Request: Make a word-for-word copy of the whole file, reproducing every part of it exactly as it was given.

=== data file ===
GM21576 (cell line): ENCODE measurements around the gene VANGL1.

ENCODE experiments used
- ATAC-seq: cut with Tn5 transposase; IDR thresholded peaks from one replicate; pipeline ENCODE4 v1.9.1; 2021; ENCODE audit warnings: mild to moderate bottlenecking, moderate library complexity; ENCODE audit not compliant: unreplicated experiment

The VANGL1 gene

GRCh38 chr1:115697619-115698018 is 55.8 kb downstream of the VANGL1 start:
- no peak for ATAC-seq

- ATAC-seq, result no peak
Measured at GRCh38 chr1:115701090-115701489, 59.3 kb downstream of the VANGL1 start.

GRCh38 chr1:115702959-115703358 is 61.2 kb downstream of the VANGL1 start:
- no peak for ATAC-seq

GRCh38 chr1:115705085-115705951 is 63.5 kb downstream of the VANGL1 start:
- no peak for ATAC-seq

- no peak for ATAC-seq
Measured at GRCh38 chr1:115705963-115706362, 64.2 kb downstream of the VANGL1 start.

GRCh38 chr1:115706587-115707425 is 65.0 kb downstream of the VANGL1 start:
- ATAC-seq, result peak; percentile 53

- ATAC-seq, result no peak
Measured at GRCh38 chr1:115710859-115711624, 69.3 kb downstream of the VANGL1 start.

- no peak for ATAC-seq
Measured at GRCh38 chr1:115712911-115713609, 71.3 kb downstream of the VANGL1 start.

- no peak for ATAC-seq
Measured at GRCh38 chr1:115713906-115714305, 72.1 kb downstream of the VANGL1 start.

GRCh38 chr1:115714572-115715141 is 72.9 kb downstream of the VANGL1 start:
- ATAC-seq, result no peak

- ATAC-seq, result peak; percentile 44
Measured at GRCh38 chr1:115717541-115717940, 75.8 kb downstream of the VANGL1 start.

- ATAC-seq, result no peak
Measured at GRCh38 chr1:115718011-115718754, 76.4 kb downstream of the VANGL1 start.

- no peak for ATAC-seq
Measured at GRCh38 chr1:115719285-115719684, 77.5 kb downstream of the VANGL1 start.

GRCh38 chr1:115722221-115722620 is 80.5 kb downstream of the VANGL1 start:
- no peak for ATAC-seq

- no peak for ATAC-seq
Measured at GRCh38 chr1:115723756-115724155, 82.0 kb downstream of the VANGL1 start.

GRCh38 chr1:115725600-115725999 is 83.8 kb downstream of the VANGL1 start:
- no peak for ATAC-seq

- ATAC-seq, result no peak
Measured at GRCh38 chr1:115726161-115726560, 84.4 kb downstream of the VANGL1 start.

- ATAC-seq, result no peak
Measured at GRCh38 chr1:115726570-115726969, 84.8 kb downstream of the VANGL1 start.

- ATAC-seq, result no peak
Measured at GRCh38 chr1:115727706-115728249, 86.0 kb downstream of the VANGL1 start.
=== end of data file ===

GM21576 (cell line): ENCODE measurements around the gene VANGL1.

ENCODE experiments used
- ATAC-seq: cut with Tn5 transposase; IDR thresholded peaks from one replicate; pipeline ENCODE4 v1.9.1; 2021; ENCODE audit warnings: mild to moderate bottlenecking, moderate library complexity; ENCODE audit not compliant: unreplicated experiment

The VANGL1 gene

GRCh38 chr1:115697619-115698018 is 55.8 kb downstream of the VANGL1 start:
- no peak for ATAC-seq

- ATAC-seq, result no peak
Measured at GRCh38 chr1:115701090-115701489, 59.3 kb downstream of the VANGL1 start.

GRCh38 chr1:115702959-115703358 is 61.2 kb downstream of the VANGL1 start:
- no peak for ATAC-seq

GRCh38 chr1:115705085-115705951 is 63.5 kb downstream of the VANGL1 start:
- no peak for ATAC-seq

- no peak for ATAC-seq
Measured at GRCh38 chr1:115705963-115706362, 64.2 kb downstream of the VANGL1 start.

GRCh38 chr1:115706587-115707425 is 65.0 kb downstream of the VANGL1 start:
- ATAC-seq, result peak; percentile 53

- ATAC-seq, result no peak
Measured at GRCh38 chr1:115710859-115711624, 69.3 kb downstream of the VANGL1 start.

- no peak for ATAC-seq
Measured at GRCh38 chr1:115712911-115713609, 71.3 kb downstream of the VANGL1 start.

- no peak for ATAC-seq
Measured at GRCh38 chr1:115713906-115714305, 72.1 kb downstream of the VANGL1 start.

GRCh38 chr1:115714572-115715141 is 72.9 kb downstream of the VANGL1 start:
- ATAC-seq, result no peak

- ATAC-seq, result peak; percentile 44
Measured at GRCh38 chr1:115717541-115717940, 75.8 kb downstream of the VANGL1 start.

- ATAC-seq, result no peak
Measured at GRCh38 chr1:115718011-115718754, 76.4 kb downstream of the VANGL1 start.

- no peak for ATAC-seq
Measured at GRCh38 chr1:115719285-115719684, 77.5 kb downstream of the VANGL1 start.

GRCh38 chr1:115722221-115722620 is 80.5 kb downstream of the VANGL1 start:
- no peak for ATAC-seq

- no peak for ATAC-seq
Measured at GRCh38 chr1:115723756-115724155, 82.0 kb downstream of the VANGL1 start.

GRCh38 chr1:115725600-115725999 is 83.8 kb downstream of the VANGL1 start:
- no peak for ATAC-seq

- ATAC-seq, result no peak
Measured at GRCh38 chr1:115726161-115726560, 84.4 kb downstream of the VANGL1 start.

- ATAC-seq, result no peak
Measured at GRCh38 chr1:115726570-115726969, 84.8 kb downstream of the VANGL1 start.

- ATAC-seq, result no peak
Measured at GRCh38 chr1:115727706-115728249, 86.0 kb downstream of the VANGL1 start.